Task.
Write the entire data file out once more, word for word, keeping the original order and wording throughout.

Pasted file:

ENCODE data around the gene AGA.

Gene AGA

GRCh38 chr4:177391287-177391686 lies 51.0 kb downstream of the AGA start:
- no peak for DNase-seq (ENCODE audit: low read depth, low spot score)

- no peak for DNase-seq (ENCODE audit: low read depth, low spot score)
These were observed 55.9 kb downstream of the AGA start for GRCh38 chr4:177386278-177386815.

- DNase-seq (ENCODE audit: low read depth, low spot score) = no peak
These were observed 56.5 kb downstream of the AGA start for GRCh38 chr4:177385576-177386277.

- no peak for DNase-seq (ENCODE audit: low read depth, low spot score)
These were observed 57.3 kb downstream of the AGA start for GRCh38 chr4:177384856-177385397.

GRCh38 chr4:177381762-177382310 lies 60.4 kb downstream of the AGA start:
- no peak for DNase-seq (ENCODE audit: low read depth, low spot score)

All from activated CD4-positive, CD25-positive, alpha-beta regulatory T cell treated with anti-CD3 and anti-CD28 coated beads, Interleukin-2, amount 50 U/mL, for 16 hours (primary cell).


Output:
ENCODE data around the gene AGA.

Gene AGA

GRCh38 chr4:177391287-177391686 lies 51.0 kb downstream of the AGA start:
- no peak for DNase-seq (ENCODE audit: low read depth, low spot score)

- no peak for DNase-seq (ENCODE audit: low read depth, low spot score)
These were observed 55.9 kb downstream of the AGA start for GRCh38 chr4:177386278-177386815.

- DNase-seq (ENCODE audit: low read depth, low spot score) = no peak
These were observed 56.5 kb downstream of the AGA start for GRCh38 chr4:177385576-177386277.

- no peak for DNase-seq (ENCODE audit: low read depth, low spot score)
These were observed 57.3 kb downstream of the AGA start for GRCh38 chr4:177384856-177385397.

GRCh38 chr4:177381762-177382310 lies 60.4 kb downstream of the AGA start:
- no peak for DNase-seq (ENCODE audit: low read depth, low spot score)

All from activated CD4-positive, CD25-positive, alpha-beta regulatory T cell treated with anti-CD3 and anti-CD28 coated beads, Interleukin-2, amount 50 U/mL, for 16 hours (primary cell).